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Genetics and My ALS

Larry Falivena

By Larry Falivena

Larry Falivena is a member of The ALS Association’s Board of Trustees and is living with ALS. Today, he is sharing his unique experience with the disease and his perspective on genetic testing.

In August of 2017, I heard the words that I had been trying to avoid throughout the previous three plus years of tests and doctor visits: “You have ALS.” I participated in the Ice Bucket Challenge a few years prior, but I really didn’t understand the disease.

Like most people, I Googled “ALS” early on when it first came up as a possible diagnosis. What I read was disheartening to say the least. First, there is no cure. Secondly, ALS is always fatal, and third, people typically have just two to five years to live from the time of diagnosis.

It is now five-and-a-half years later and I am blessed to be able to walk into my office and type this blog with my hands. I may be a bit slower and weaker, but I’m beating the odds. I believe a big reason for this is because of a treatment targeting my specific form of ALS, a mutation of the SOD1 gene

While only about 10% of ALS diagnoses are genetic, (also known as familial ALS) about 40 different ALS-causing gene mutations have been found so far. There is so much we still don’t know about what causes ALS, but identifying a gene mutation could be the first step towards developing a therapy—as was the case with my SOD1 mutation.

Very soon after I was diagnosed, my doctor, Dr. Richard Bedlack at the Duke University ALS Center, suggested I get a genetic test, even though I did not have any known family history of the disease. The thinking was that if a genetic mutation did cause my ALS, I could target a trial or treatment that was specific to that gene.

In my opinion, that one decision, getting a genetic test, changed the course of my disease and my life. Sure enough, a SOD1 mutation was found. Once the gene mutation was identified, I began searching for any studies that were targeting SOD1. My prayers were answered. I found a study and was eventually enrolled.

“I think a lot of it has to do with education. Let people know genetic testing is available, here’s how it can help you, and then let them make the choice.”

Larry Falivena
Member of The ALS Association’s Board of Trustees who is living with ALS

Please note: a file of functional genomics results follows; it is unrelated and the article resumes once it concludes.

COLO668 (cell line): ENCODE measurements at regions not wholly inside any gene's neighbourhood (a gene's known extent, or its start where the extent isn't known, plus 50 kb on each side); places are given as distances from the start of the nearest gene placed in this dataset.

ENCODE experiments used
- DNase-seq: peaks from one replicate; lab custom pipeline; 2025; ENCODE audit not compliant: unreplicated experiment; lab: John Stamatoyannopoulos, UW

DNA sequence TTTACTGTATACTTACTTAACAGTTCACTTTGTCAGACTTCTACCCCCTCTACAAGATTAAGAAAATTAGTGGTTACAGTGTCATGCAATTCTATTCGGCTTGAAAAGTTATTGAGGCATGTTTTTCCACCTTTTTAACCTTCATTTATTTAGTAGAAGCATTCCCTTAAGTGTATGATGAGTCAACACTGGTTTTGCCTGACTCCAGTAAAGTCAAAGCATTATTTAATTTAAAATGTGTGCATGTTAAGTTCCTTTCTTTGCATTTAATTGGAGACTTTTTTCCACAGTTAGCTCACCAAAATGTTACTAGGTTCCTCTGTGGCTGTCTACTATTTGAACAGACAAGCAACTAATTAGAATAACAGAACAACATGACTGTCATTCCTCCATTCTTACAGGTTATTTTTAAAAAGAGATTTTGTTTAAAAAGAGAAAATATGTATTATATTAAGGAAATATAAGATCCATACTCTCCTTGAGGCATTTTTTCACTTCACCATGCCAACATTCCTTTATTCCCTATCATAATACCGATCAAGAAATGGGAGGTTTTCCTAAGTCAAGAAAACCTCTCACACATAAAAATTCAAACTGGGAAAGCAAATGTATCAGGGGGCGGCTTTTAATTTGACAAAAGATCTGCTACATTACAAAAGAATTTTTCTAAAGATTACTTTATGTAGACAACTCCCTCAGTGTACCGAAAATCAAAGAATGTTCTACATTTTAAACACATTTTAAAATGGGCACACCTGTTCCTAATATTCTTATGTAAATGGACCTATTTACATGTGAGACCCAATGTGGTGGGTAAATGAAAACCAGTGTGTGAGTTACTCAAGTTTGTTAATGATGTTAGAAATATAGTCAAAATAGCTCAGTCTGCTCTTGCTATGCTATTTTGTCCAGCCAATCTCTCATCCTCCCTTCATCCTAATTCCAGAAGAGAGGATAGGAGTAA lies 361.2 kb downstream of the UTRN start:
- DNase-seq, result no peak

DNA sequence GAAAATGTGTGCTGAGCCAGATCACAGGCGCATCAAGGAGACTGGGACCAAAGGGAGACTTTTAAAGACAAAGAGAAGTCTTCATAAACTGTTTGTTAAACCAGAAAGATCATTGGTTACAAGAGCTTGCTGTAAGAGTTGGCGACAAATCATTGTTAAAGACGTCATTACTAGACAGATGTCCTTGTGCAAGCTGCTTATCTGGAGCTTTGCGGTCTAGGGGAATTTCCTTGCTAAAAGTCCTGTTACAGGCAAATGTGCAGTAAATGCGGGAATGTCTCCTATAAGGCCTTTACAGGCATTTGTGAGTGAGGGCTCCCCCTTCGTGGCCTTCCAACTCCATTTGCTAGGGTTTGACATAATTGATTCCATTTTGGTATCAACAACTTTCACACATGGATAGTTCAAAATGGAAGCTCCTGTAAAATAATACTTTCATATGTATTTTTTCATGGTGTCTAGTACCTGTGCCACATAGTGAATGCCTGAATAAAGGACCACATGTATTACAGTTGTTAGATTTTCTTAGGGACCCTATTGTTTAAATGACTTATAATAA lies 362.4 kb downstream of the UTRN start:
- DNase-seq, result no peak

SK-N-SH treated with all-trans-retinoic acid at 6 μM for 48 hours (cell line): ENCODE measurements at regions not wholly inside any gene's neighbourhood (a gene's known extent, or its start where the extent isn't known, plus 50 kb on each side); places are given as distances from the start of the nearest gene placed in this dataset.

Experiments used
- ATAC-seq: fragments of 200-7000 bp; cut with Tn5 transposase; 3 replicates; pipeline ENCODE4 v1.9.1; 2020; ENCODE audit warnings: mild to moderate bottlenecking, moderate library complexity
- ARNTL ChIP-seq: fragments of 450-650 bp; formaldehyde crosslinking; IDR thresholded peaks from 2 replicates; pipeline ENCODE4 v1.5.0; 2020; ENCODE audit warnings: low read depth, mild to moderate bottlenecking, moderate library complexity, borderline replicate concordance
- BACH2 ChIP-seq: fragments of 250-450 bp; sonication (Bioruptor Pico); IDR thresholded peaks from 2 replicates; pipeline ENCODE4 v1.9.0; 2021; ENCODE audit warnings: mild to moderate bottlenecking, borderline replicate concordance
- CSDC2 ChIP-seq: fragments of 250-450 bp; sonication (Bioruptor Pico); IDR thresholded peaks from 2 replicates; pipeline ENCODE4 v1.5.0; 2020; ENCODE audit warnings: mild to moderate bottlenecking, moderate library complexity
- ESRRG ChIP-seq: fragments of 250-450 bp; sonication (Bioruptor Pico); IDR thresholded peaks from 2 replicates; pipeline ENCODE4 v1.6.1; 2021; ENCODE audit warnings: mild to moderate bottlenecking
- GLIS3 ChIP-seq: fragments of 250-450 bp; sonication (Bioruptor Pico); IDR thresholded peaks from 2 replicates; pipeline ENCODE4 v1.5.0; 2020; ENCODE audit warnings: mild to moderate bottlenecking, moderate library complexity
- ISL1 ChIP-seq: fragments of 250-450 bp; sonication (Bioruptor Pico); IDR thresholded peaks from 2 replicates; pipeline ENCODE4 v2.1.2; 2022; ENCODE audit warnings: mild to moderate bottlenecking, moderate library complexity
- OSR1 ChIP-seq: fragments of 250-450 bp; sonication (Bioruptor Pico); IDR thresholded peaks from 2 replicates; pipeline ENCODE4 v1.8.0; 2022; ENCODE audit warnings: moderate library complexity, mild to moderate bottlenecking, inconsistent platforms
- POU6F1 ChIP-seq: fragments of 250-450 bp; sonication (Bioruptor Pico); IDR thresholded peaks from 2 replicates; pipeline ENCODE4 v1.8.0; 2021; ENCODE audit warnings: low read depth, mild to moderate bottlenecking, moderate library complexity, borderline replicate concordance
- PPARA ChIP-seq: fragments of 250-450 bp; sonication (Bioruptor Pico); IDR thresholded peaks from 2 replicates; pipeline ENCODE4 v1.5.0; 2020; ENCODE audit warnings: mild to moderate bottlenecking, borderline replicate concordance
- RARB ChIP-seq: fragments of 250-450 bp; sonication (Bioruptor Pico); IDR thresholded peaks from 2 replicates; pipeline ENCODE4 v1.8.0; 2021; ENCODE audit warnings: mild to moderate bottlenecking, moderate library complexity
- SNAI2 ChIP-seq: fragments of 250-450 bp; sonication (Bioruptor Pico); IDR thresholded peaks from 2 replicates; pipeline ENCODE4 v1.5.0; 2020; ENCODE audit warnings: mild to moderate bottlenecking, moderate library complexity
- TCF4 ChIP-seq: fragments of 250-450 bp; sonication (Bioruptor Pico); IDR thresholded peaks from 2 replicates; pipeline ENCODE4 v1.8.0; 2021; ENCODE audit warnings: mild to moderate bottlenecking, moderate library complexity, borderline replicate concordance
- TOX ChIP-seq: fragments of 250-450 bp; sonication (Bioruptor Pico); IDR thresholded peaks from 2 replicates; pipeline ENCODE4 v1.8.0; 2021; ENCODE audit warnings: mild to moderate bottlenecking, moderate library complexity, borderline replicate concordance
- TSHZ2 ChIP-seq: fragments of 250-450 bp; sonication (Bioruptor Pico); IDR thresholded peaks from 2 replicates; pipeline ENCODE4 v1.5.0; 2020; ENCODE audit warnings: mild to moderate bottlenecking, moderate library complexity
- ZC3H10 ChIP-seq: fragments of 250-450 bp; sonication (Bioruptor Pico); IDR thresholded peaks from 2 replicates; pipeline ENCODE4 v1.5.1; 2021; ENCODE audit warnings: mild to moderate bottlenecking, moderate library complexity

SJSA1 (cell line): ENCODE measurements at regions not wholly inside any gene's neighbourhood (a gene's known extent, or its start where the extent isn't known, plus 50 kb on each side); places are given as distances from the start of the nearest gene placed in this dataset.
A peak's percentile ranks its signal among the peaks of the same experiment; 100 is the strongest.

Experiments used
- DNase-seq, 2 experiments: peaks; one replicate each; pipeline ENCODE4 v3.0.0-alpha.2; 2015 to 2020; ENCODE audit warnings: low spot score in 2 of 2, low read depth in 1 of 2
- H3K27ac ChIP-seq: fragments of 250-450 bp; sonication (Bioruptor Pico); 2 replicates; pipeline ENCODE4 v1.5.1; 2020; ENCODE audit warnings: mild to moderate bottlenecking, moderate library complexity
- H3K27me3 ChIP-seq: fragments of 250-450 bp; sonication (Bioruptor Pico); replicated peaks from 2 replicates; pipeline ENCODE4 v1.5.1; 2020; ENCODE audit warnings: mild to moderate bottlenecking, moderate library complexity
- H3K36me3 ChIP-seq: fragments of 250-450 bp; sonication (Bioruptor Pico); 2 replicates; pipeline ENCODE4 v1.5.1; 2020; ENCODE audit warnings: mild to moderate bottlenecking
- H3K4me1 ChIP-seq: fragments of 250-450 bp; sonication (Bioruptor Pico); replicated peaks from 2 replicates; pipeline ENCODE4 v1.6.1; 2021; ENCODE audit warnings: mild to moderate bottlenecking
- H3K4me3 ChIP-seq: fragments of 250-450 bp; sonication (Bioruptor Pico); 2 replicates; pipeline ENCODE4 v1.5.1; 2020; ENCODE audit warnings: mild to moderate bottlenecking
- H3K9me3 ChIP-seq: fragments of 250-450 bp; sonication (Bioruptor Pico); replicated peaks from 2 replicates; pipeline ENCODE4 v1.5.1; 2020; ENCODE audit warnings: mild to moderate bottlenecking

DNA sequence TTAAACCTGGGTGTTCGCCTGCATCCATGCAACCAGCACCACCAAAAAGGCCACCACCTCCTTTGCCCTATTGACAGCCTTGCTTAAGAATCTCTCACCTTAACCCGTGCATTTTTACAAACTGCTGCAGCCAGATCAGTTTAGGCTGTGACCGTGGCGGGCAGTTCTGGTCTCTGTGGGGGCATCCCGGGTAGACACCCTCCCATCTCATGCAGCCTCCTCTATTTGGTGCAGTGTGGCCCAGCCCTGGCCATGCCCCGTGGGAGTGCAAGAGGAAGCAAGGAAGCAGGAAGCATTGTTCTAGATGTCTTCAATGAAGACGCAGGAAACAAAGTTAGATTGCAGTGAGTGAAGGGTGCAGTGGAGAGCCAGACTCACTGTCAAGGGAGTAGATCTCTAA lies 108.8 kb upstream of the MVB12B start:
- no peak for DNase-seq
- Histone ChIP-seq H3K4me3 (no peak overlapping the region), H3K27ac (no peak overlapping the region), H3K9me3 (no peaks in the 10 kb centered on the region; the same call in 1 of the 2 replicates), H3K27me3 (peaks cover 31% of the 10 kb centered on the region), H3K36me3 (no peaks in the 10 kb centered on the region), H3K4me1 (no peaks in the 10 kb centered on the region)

It’s been three years since I first started that study, and I am now still participating in the open-label extension (OLE) so I can continue the treatment even though the trial has ended. The drug, tofersen, is now being reviewed by the FDA based on data from the phase III study and OLE. A final decision on the drug’s approval as treatment for this particular type of ALS is expected from the FDA by April 25, 2023. I, like many others in the ALS community, am hoping for good news.

When you’re sick, not knowing the cause can be worse than the symptoms. I would much rather know what I’m facing so I can deal with it. That is another thing that is so frustrating about ALS. In most cases we don’t know the cause. After the genetic test, I now had information I could use to fight this disease.

However, while this news was helpful for me, it was also very disturbing. The reality that my genetic mutation for ALS could be passed down to one or both of my two boys was yet another punch to the gut after already learning I had ALS. This is the reality for people with genetic/familial ALS. It’s like an anvil hanging over your head, constantly wondering if or when it’s going to drop.

Personally, I’m glad to see genetic testing is becoming an easier option. Genetic research in general is becoming more of a part of medical research and treatment in general. I believe it will give us the best chance at curing and even preventing ALS in the future.

Based on my experience, I would recommend everyone consider it and pursue genetic counseling. I have no known family history of ALS, and yet a gene mutation was identified in me. Perhaps it was something latent that was triggered by something environmental. Whatever the reason, identifying that gene mutation led me to where I am now—receiving treatment for a disease that has very few options and making it past that “five-year mark.”

We still have work to do. Identifying a gene does not yet mean you will be cured, and the knowledge that you have a genetic form of the disease can be a burden. We also need the government to put protections in place to safeguard against discrimination based on genetic information. However, the opportunity to know what you’re facing, and have the potential to treat your specific form of ALS, or make family decisions, accordingly, makes the testing well worth it.

Special thanks to Larry Falivena for allowing us to share his story and unique perspective about genetic testing with the ALS community. To learn more from Larry, listen to our recent Connecting ALS podcast episode, The Genetics of ALS.

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